The word kept repeating in my brain ever since I became a new mom: frantic.
My baby boy loves his mama. Being a work-at-home mama, who is exclusively breastfeeding her baby, means that G and I are rarely apart. It took months upon months before I got the courage up to venture out alone to pick up groceries or just sit in a coffee shop for a few hours. For most of Gideon’s life, Saia has worked six days a week, and some evenings. Now that he has started his own business, he regularly works 13-hour days. The days can get a little long!
Being a type-A perfectionist, I’ve really struggled with how to structure my life as a new mom, especially since every few months Gideon completely changes, and I’ve got to figure everything out all over again.
When I do get a break, I try to cram as much as possible in those precious moments. As soon as Gideon left my arms—whether he was napping or his Papa was playing with him—I would click over into a frantically productive version of myself, which I like to call Frantic Bethie. Frantic Bethie would leap to work like she’d just received an electric shock. She would race around the apartment tossing dishes in the sink, laundry in the washer, doing virtual assistant work with one hand, and answering long-overdue emails with the other. She would race around without so much as grabbing a sip of water, trying to get as many things done as she could, before her time was up. Then, inevitably, when her baby needed her again she would pick him up, and look around with sorrowful eyes at everything left undone. Every night she’d go to bed feeling even more behind than when she’d woken up.
Poor Frantic Bethie.
Despite all this crazed productivity, I still felt like I was falling further and further behind.
I know that my most important—most sacred—job is to take care of Gideon, and raise him well. I understand that fully! But I don’t live in a bubble; my house still needs to run, we still need food to eat and clothes on our backs, and personally I need some creative work to keep my mind busy.
I’ve tried about a million different things to try to get my life on a bit more of a schedule. I’ve read books, asked my Instagram mommy friends for tips, and read myriad blog posts. I am still working on finding balance, but there have been a few things I’ve implemented that have made a big difference.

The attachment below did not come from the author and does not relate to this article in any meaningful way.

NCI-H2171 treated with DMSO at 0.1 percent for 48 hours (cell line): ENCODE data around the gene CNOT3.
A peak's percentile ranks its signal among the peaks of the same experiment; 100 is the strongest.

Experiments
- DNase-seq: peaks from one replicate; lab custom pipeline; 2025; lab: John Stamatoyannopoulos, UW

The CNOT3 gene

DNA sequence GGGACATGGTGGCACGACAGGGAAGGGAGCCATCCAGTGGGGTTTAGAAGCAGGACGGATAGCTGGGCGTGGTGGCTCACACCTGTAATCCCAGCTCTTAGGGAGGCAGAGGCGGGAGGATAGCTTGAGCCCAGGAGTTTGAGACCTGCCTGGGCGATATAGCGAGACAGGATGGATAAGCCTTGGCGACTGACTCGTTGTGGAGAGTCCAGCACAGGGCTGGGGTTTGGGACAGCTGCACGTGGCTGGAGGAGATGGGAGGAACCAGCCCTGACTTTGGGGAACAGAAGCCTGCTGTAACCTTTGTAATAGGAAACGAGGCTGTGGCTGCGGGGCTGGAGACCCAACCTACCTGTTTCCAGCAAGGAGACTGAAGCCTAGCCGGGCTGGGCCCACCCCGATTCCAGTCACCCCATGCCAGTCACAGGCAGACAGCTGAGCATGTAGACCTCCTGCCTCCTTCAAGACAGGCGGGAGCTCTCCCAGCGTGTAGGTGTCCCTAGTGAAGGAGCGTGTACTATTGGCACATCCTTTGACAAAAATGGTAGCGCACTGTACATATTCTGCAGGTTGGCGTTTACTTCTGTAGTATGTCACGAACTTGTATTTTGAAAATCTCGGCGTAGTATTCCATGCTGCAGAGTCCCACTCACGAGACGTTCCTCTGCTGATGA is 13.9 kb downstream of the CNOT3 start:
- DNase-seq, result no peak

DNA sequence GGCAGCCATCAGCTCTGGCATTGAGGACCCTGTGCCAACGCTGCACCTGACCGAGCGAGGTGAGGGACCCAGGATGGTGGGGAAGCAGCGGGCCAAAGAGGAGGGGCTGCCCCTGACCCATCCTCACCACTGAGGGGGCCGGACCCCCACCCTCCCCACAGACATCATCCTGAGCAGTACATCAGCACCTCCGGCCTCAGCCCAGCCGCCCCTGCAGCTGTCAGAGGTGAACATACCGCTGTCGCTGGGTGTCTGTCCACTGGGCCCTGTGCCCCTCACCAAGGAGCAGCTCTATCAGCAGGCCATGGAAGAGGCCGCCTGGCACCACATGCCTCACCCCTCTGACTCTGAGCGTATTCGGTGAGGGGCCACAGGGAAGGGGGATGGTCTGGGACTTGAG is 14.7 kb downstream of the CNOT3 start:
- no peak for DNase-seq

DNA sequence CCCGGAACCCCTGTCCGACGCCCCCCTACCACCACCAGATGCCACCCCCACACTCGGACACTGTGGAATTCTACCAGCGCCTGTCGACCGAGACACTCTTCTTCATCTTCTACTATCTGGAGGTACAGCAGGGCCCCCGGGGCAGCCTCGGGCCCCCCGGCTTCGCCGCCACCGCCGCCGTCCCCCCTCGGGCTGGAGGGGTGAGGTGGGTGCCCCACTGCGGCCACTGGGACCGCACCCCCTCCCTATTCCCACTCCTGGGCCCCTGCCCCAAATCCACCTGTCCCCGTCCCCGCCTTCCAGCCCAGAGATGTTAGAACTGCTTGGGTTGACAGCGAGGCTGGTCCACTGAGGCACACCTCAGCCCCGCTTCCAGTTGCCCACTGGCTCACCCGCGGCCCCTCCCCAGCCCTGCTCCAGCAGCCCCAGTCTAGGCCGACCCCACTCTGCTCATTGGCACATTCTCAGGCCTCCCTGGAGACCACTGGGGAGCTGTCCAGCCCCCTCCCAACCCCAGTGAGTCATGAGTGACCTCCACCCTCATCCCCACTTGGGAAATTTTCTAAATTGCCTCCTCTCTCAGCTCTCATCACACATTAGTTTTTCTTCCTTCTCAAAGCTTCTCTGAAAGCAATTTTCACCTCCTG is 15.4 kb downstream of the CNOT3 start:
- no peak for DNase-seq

These three things have helped the most:
1. A new mindset
2. A new mantra
3. Waking up earlier
I changed my mindset from being overwhelmed by the lack of schedule in my work-at-home mommy life to starting to treat my life like I would treat a job. If I was working outside the home, I wouldn’t be rushing around like a maniac not even taking time to get dressed, showered, or drink a glass of water. On the flip side, I, also, wouldn’t be sitting watching TV while the baby plays on the floor. I needed a plan. So I sat down, and I made myself a schedule. I outlined when I was going to get my virtual assistant work done, when I was going to get my writing in, what days I was going to exercise with Gideon and without, and I even wrote down outings for every day. Monday we will go to the library in the afternoon, Wednesday a friend comes for lunch, Friday we will go hit up all the Goodwill shops in town.
Then every morning I woke up, I would repeat a phrase to myself: “today is what you make of it”. This mantra gave me back the power. I was getting in a bad mental place about all the limitations I do have as a new mama, but forgetting about all the flexibility I have as well. No, I might not be able to work on my blog for eight hours a day, but I sure can train for a half-marathon by popping G into the jogging stroller a few times a week! I may not see as many people every day as my little extroverted heart would desire, but I have the time to make a meal for a friend who has a new baby.
Finally, I started getting up most mornings at 5:30 or 6, and discovered that made a HUGE difference in my mood the rest of the day. It made me so much happier, in fact, that if I let my alarm go off without getting up, my hubby would quietly nudge me, and whisper “blogging time”. He hated when he’d come home from work, and I looked so sad, and began realizing that I needed morning alone time, and exercise to find my happy version of me once again.
I still don’t have everything figured out, and I am still behind on some things, but I AM feeling less frantic, am reminding myself to breathe more often, and even drink a cup (or two) of water.